A contractor that builds a permanent structure on another owner's land under a private contract has the right to a lien on the property for the cost of any labor and materials that were used in the construction and were not paid for by the owner. The lien is known as a construction lien or a mechanic's lien. There are some legal rules for construction contracts and liens.
Duty to Pay Subcontractors
A general contractor cannot legally refuse to pay its subcontractors on the basis that the owner has not paid the general contractor. A pay-when-paid provision of a construction contract which forces the subcontractor to assume the risk that the owner will fail to pay the general contractor is void and unenforceable as contrary to the public policy of state lien laws.
A general contractor's promise to pay money to the subcontractor when the general contractor receives payment from the owner is not a condition precedent to the general contractor's duty to pay the subcontractor. The clause is merely a timing mechanism. Therefore, the owner's failure to pay the general contractor does not relieve the general contractor of its obligation to pay the subcontractor.
Performance Bonds and Payment Bonds
In a construction project, the risk of the owner is that the general contractor will not complete the performance required under the contract. Therefore, owners usually require general contractors to obtain surety bonds to assure complete performance. These bonds are known as performance bonds. If the general contractor fails to complete the construction project, the owner can require the surety to make sure that the project is completed.
A performance bond is designed to benefit the owner. When a general contractor defaults, the owner is a third party beneficiary of the contract between the general contractor and the surety. Although suppliers of material and labor are not usually considered third-party beneficiaries, the surety will pay them to the extent that the surety has to save the owner harmless or protect the owner from any liens that could be filed against the owner's property by subcontractors or suppliers of materials.
General contractors can also be required by owners to obtain payment bonds. In federal construction projects, no mechanic's liens are allowed. Therefore, general contractors are required to furnish performance bonds and payment bonds. The payment bonds are for the protection of all persons supplying labor and material provided for under a federal contract. In private contracts, suppliers of labor and materials can obtain mechanic's liens for unpaid labor and materials. With the remedy of mechanic's liens available to subcontractors, a court could interpret the terms of a payment bond given under a private construction contract as only providing protection to the owner, and not to third parties.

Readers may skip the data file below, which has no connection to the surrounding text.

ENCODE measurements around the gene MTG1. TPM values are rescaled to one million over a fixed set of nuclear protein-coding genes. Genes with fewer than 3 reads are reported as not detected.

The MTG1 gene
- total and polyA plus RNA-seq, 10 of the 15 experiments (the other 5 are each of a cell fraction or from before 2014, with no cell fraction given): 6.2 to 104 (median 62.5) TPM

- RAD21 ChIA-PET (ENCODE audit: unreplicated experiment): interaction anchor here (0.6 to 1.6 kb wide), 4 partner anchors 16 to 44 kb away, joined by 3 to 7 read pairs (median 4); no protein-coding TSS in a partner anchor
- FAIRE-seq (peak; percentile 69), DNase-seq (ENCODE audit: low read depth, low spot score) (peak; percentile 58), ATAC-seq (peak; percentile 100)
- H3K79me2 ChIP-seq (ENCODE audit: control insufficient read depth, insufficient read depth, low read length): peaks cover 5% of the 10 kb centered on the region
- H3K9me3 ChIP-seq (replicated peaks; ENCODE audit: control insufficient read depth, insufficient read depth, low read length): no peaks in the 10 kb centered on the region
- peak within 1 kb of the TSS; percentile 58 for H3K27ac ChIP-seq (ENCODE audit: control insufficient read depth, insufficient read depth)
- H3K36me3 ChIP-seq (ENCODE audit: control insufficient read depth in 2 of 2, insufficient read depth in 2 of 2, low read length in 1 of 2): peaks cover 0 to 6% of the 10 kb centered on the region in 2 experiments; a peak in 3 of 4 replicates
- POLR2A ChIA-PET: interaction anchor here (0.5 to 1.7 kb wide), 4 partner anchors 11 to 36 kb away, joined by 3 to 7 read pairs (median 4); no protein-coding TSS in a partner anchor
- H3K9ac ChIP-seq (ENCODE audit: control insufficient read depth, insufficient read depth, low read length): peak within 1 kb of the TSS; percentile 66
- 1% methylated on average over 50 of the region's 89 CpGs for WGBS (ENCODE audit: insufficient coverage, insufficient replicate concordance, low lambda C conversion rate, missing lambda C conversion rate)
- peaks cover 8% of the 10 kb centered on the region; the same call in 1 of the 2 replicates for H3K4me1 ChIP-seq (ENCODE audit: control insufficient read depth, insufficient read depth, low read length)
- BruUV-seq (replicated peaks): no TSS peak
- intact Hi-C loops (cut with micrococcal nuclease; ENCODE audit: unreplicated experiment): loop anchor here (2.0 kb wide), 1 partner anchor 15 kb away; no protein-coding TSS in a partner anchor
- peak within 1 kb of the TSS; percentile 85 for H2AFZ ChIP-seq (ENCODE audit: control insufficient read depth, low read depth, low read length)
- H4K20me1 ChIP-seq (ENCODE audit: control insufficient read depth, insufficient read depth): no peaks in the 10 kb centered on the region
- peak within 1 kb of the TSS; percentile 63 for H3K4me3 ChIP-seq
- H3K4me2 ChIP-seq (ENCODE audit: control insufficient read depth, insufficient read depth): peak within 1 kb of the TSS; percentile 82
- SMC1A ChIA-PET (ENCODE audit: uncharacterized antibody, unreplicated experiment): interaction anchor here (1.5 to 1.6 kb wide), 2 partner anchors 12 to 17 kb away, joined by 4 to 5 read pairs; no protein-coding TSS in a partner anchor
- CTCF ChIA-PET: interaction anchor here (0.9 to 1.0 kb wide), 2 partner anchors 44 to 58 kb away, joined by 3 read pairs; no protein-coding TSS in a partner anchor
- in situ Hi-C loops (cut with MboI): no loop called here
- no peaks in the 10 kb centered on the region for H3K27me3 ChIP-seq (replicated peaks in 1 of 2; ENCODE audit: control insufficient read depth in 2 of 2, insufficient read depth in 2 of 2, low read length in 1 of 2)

In order to obtain payment on construction liens or mechanic's liens, the contractor has to perfect the lien and file a lawsuit against the owner. When the lawsuit results in a favorable judgment for the contractor, the contractor will have a judgment lien against the owner. If there is more than one creditor, there may be a dispute as to which creditors get paid first. State law determines which creditors have priority and which judgment liens get paid before other liens.
If you have questions about construction liens, you should contact a business attorney. Finding out about the law that applies to liens and about deadlines before you run into a problem can help you protect your interests if the parties to your construction contract fail to meet their respective obligations.
Questions for Your Attorney
- Can a subcontractor sue the general contractor for payment even if the general contractor has not been paid?
- Can the surety on the general contractor's performance bond pay the subcontractors?
- How does a contractor obtain payment on a construction lien?